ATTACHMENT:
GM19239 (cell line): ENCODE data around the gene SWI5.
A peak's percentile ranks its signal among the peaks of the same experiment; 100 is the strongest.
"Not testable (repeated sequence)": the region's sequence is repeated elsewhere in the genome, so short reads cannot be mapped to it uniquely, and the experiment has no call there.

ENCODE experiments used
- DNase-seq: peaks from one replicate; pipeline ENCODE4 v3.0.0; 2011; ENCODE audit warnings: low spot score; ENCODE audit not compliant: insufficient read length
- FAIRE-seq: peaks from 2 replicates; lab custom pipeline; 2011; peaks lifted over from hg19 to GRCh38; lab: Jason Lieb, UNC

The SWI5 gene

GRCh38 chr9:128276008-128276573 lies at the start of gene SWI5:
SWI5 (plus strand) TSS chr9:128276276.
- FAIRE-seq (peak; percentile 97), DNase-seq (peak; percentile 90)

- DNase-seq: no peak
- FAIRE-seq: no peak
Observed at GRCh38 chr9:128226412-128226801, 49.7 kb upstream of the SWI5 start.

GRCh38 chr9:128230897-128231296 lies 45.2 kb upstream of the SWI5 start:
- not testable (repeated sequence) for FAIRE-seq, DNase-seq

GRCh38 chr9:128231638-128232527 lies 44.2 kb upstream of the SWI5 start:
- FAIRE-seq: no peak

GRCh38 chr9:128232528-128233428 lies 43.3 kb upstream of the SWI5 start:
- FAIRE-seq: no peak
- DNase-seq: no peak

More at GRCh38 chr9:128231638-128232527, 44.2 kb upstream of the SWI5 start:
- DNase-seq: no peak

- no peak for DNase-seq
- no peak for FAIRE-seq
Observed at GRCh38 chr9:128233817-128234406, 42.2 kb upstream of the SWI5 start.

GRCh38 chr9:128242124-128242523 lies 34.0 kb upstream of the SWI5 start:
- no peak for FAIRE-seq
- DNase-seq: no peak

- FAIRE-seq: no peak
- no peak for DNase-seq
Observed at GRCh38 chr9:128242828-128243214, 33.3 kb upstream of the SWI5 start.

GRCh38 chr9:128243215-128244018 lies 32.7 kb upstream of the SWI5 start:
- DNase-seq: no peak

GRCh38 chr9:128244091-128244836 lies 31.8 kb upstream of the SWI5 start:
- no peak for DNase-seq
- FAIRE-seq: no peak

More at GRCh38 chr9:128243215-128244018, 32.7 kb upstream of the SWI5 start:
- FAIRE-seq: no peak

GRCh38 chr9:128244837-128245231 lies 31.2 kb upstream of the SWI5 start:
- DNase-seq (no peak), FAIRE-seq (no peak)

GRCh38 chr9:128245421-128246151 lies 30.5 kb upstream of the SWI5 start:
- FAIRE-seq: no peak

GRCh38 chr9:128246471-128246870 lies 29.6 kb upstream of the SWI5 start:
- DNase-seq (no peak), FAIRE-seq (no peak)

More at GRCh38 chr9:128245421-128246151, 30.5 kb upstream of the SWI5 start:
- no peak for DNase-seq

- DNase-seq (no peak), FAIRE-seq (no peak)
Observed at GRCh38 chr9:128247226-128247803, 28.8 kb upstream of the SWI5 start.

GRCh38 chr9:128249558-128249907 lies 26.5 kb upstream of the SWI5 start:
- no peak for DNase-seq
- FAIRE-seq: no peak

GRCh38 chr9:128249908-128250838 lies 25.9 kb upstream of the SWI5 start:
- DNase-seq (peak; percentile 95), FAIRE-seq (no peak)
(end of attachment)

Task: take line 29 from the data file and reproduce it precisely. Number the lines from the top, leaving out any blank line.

- FAIRE-seq: no peak